Federal Rule of Civil Procedure 55 specifies a two-step process for a party seeking to obtain a default judgment. First, the plaintiff must request that the Clerk of the Court enter a default against the party who has "failed to plead or otherwise defend" against an action. FED. R. CIV. P. 55(a). Second, if the plaintiff's claim is not for a "sum certain," the party must apply to the court for an entry of default judgment. Id. 55(b)(2). This two-step process gives a defendant an opportunity to move to set aside a default before the court enters judgment. Id. 55(c); see also H. F. Livermore Corp. v. Aktiengesellschaft Gebruder Loepfe, 432 F.2d 689, 691 (D.C. Cir. 1970) (stating that "[t]he notice requirement contained in Rule 55(b)(2) is... a device intended to protect those parties who, although delaying in a formal sense by failing to file pleadings... have otherwise indicated to the moving party a clear purpose to defend the suit").

A court has the power to enter default judgment when a defendant fails to defend its case appropriately or otherwise engages in dilatory tactics. Keegel v. Key W. & Caribbean Trading Co., 627 F.2d 372, 375 n.5 (D.C. Cir. 1980). Rule 55(a) of the Federal Rules of Civil Procedure provides for entry of default "[w]hen a party against whom a judgment for affirmative relief is sought has failed to plead or otherwise defend as provided by these rules." FED. R. CIV. P. 55(a). Upon request of the party entitled to default, Rule 55(b)(2) authorizes the court to enter against the defendant a default judgment for the amount claimed and costs. Id. 55(b)(2).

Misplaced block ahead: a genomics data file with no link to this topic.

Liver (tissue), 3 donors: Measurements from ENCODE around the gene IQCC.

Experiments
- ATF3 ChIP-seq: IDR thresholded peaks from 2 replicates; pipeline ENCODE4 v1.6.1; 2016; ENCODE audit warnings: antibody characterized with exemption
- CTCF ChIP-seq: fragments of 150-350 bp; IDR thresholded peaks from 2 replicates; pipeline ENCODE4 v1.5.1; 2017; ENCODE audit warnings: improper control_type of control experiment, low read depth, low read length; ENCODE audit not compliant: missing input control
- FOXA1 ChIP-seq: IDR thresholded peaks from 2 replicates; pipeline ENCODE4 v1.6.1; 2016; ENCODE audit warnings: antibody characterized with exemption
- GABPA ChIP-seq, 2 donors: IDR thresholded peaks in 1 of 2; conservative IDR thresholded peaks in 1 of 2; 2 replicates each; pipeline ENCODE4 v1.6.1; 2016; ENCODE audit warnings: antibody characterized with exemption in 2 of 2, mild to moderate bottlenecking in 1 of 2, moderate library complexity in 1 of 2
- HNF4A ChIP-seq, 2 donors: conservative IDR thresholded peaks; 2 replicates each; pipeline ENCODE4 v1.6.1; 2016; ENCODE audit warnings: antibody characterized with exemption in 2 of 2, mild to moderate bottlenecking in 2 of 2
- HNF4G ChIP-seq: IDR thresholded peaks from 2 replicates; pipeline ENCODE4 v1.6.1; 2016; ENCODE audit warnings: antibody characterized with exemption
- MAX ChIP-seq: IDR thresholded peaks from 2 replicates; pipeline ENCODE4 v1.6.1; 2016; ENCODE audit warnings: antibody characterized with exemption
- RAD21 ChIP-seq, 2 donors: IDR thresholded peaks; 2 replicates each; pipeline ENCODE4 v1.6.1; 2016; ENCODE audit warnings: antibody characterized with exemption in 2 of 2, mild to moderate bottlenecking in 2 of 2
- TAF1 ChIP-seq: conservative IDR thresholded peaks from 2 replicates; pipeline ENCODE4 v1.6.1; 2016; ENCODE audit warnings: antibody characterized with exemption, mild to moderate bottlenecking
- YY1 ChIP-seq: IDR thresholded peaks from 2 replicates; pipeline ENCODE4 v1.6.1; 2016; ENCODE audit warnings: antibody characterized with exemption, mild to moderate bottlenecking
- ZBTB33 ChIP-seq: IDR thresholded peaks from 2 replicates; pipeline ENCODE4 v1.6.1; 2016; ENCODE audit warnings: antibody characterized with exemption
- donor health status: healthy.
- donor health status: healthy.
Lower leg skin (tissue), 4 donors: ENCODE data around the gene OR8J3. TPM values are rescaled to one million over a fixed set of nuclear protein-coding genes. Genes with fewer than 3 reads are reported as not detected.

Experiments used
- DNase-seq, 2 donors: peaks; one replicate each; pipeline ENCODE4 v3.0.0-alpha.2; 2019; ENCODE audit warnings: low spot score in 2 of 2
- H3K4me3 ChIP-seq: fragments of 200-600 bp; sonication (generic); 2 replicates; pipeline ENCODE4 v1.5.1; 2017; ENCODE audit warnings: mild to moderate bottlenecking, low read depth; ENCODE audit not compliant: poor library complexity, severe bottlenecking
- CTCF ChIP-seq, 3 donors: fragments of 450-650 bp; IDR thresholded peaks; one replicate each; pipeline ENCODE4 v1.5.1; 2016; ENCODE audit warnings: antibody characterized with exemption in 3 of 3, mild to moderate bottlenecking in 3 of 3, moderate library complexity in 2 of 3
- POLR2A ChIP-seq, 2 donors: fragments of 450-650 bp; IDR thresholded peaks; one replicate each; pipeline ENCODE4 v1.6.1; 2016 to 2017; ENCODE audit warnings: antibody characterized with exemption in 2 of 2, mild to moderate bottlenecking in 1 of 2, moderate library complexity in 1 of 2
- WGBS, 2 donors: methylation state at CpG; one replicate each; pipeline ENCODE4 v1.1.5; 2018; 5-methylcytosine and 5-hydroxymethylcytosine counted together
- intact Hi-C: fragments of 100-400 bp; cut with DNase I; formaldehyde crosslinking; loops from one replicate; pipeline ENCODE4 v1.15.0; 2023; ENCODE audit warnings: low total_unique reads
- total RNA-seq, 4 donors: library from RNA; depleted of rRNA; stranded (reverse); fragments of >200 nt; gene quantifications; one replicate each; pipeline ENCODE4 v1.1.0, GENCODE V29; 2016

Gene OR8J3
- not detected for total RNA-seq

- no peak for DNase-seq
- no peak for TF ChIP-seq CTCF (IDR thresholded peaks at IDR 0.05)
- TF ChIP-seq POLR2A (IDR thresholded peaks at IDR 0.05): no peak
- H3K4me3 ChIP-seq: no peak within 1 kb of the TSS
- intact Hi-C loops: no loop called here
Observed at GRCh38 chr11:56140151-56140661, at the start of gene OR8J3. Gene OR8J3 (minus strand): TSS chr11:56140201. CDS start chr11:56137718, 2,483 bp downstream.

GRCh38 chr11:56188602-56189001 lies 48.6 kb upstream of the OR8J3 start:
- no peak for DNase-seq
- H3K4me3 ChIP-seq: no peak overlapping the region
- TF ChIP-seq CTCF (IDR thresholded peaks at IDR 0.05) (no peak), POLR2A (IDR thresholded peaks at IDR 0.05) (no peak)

Because courts strongly favor resolution of disputes on their merits, and because "it seems inherently unfair" to use the court's power to enter judgment as a penalty for filing delays, modern courts do not favor default judgments. Jackson v. Beech, 636 F.2d 831, 835 (D.C. Cir. 1980). Accordingly, default judgment usually is available "only when the adversary process has been halted because of an essentially unresponsive party... [as] the diligent party must be protected lest he be faced with interminable delay and continued uncertainty as to his rights." Id. at 836 (quoting H. F. Livermore Corp. v. Aktiengesellschaft Gebruder Loepfe, 432 F.2d 689, 691 (D.C. Cir. 1970)).

Default establishes the defaulting party's liability for the well-pleaded allegations of the complaint. Adkins v. Teseo, 180 F. Supp. 2d 15, 17 (D.D.C. 2001); Avianca, Inc. v. Corriea, 1992 WL 102999, at *1 (D.D.C. Apr. 13, 1992); see also Brock v. Unique Racquetball & Health Clubs, Inc., 786 F.2d 61, 65 (2d Cir. 1986) (noting that "default concludes the liability phase of the trial"). Default does not, however, establish liability for the amount of damage that the plaintiff claims. Shepherd v. Am. Broad. Cos., Inc., 862 F. Supp. 486, 491 (D.D.C. 1994), vacated on other grounds, 62 F.3d 1469 (D.C. Cir. 1995). Instead, "unless the amount of damages is certain, the court is required to make an independent determination of the sum to be awarded." Adkins, 180 F. Supp. 2d at 17; see also Credit Lyonnais Secs. (USA), Inc. v. Alcantara, 183 F.3d 151, 155 (2d Cir. 1999) (stating that the court must conduct an inquiry to ascertain the amount of damages with reasonable certainty). The court has considerable latitude in determining the amount of damages. Jones v. Winnepesaukee Realty, 990 F.2d 1, 4 (1st Cir. 1993). To fix the amount, the court may conduct a hearing. FED. R. CIV. P. 55(b)(2). The court is not required to do so, however, "as long as it ensure[s] that there [is] a basis for the damages specified in the default judgment." Transatlantic Marine Claims Agency, Inc. v. Ace Shipping Corp., Div. of Ace Young Inc., 109 F.3d 105, 111 (2d Cir. 1997).

B. The Court Grants the Plaintiffs' Motion for Entry of Default Judgment

1. The Defendant is Liable to the Plaintiffs